At midnight on Friday, a federal moratorium on evictions will end. Similar bans by state and local governments have already passed or will soon expire. With tens of millions of Americans seeking jobless benefits, and the federal unemployment-insurance bonus set to expire, many American renters will soon be at risk of losing their homes.
“This is a potential catastrophe,” Senate Minority Leader Chuck Schumer said this week. Here’s where the looming crisis stands as the federal moratorium is set to expire.
What did the CARES Act eviction moratorium do?
It protected people from eviction if they live in homes or apartments with a federally backed mortgage. According to one estimate, that amounted to roughly 12.3 million units, home to just over a quarter of the country’s renters. There were problems with the law, though. Apart from leaving three-quarters of the country’s renters exposed to evictions, there was also no enforcement mechanism or penalty for landlords who attempt illegal evictions.
That’s led to cases like Yolanda Jackson’s. She received an eviction notice in late June, with the manager of her apartment claiming the moratorium did not apply. But Jackson, who shared her story with the New York Times, received help from Legal Aid in Atlanta after the group’s lawyers found that the apartment manager was wrong.
Similar situations have taken place across the country. The Fort Worth Star-Telegram recently dug into eviction cases in Tarrant County. The paper found that of 942 evictions filed between June 1 and July 14, at least 119 “were filed at properties that appear to be covered under the CARES Act.”
State and local government also issued their own moratoriums on evictions that applied to all renters within their borders. But some of those expired months ago. In Wisconsin, a statewide eviction moratorium ended in late May, leading to 1,447 eviction filings in Milwaukee in June. That’s 17 percent higher than the average.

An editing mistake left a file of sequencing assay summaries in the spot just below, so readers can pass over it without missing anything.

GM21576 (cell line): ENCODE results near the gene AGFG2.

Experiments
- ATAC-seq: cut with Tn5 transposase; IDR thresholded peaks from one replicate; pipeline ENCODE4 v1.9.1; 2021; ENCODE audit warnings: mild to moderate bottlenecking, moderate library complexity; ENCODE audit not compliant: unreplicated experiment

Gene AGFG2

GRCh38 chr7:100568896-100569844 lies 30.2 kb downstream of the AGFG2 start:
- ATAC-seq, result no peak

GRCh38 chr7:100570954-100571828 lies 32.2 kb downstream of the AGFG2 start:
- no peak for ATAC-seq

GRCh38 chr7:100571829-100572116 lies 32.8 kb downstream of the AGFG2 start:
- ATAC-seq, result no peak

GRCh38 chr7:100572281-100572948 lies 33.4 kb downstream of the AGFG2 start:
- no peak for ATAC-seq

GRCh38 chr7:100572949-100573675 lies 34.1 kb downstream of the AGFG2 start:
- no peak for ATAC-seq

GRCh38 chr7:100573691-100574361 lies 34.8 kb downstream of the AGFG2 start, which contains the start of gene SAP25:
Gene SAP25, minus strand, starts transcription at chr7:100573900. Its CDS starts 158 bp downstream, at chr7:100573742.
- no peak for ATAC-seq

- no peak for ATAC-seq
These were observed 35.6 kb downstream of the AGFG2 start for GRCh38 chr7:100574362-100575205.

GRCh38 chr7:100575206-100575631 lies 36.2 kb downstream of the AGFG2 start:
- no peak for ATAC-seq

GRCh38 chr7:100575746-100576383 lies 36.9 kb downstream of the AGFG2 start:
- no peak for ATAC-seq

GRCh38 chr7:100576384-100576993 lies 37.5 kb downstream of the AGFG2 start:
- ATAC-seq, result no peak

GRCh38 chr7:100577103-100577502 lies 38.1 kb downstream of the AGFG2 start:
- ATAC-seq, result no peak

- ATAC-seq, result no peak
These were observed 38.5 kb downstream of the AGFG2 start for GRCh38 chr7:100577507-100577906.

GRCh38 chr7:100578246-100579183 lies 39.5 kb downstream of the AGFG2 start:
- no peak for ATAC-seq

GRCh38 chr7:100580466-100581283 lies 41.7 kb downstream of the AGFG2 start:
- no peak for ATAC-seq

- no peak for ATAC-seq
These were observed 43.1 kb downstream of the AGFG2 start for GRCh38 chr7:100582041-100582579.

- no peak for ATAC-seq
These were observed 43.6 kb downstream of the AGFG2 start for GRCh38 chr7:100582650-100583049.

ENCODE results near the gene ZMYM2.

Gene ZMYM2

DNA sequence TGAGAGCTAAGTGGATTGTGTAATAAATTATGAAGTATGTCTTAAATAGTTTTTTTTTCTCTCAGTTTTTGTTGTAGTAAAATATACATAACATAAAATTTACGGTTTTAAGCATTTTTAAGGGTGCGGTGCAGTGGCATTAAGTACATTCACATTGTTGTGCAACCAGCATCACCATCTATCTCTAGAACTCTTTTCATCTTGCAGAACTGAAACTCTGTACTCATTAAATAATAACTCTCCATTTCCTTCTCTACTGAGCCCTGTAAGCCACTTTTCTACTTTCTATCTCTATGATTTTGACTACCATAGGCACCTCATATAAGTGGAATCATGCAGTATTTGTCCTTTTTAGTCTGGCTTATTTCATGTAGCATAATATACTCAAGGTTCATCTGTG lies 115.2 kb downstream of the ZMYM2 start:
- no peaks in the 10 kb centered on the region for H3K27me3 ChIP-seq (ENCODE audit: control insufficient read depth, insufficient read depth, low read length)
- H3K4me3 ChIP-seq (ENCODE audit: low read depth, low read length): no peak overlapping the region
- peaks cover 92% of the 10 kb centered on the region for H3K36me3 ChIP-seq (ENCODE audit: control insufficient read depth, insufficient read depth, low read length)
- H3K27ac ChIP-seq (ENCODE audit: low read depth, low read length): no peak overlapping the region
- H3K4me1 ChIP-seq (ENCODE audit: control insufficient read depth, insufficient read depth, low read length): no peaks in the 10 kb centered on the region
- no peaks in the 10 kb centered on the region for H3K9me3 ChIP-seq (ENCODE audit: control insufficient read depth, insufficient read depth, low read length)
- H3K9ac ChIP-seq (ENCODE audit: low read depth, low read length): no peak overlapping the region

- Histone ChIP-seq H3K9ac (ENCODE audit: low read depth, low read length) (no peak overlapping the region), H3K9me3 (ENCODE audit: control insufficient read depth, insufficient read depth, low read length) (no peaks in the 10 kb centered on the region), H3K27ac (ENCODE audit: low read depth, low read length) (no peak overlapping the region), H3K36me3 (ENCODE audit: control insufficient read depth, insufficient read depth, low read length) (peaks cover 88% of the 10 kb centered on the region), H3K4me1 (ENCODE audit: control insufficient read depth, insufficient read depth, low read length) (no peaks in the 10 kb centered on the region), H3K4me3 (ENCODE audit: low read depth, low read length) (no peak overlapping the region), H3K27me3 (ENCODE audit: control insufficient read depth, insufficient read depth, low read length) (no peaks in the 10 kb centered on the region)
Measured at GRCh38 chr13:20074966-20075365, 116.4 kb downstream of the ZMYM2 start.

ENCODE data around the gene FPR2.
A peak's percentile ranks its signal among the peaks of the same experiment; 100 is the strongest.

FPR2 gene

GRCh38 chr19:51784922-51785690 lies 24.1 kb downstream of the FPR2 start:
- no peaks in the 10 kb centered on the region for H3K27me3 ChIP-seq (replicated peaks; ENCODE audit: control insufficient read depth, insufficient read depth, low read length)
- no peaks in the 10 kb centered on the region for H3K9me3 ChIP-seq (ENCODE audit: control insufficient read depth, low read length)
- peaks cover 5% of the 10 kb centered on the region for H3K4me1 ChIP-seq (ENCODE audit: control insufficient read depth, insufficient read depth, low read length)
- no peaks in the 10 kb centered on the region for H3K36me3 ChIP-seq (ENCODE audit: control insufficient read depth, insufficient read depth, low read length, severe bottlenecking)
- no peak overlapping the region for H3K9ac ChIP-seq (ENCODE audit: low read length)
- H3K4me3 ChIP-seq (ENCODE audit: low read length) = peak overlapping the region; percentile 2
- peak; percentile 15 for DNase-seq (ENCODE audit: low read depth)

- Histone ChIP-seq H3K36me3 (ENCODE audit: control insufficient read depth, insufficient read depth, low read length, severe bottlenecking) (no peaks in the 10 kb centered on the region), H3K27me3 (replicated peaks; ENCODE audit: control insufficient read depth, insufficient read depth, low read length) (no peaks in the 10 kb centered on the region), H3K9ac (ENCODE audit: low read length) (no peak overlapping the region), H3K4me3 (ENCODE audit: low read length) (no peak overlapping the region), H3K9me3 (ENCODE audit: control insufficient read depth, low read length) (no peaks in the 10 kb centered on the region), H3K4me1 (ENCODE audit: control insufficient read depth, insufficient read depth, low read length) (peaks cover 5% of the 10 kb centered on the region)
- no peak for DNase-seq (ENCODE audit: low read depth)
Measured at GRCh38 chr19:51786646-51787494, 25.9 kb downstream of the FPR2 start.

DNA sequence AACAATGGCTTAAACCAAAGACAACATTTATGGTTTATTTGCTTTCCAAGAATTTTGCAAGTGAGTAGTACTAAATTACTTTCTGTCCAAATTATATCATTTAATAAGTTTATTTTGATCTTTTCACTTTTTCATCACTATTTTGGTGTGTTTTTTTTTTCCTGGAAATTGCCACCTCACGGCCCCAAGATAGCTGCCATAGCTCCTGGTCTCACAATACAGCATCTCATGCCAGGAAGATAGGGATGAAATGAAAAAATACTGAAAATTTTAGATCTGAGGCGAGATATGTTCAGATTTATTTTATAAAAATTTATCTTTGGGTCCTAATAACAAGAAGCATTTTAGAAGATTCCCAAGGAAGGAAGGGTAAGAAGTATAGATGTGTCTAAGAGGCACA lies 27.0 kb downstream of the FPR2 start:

What happens once the moratorium expires?
Landlords will be able to file eviction notices but can’t push people out of their homes just yet. Renters will be given another 30 days until that happens. Renters could also be hit with a big bill. While the moratorium prevented evictions, it did not prevent the accumulation of rent payments.
How many people are at risk of eviction?
Overall, as many as 23 million renters could be evicted by the end of September, according to the COVID-19 Eviction Defense Project. That’s roughly the same number of Americans who lack confidence in their ability to make rent next month, according to recent Census Bureau data.
Naturally, the higher the unemployment rate, the higher the expected number of evictions. That is especially true with the federal unemployment-insurance bonus set to expire at the end of this month. Already, one in five renters are behind on their payments, Sharon Parrott of the Center on Budget and Policy Priorities said this week. More will join them with the end of the unemployment bonus, which will lead jobless benefits to fall by as much as 85 percent.
Black and Latino renters are likely to be hit hardest once evictions ramp up. In a U.S. Census Bureau survey last month, half as many white renters said they were worried about making their next payment compared to Black and Latino renters.
For some renters, surges in coronavirus cases around the country have complicated the prospect of getting back to work. In Texas, for example, reopening measures have been rolled back in recent weeks, with bars closing and restaurant capacity reduced. But Houston eviction courts remain busy.
What are lawmakers doing about it?
In late June, House Democrats passed the Emergency Housing Protections and Relief Act of 2020. The bill sets aside $100 billion for emergency rental-assistance programs and extends the CARES Act eviction moratorium through March of next year. The Senate doesn’t seem warm to taking up the bill, though.
Democrats in the Senate, meanwhile, have a handful of proposals. The RELIEF Act, introduced by Senator Kamala Harris, would bar evictions for a year and give renters 18 months to catch up on their payments. Senator Elizabeth Warren has a bill that would expand eviction protections to most renters in the country.
It’s unclear if eviction protections will be included in the next coronavirus relief bill, but it doesn’t seem promising.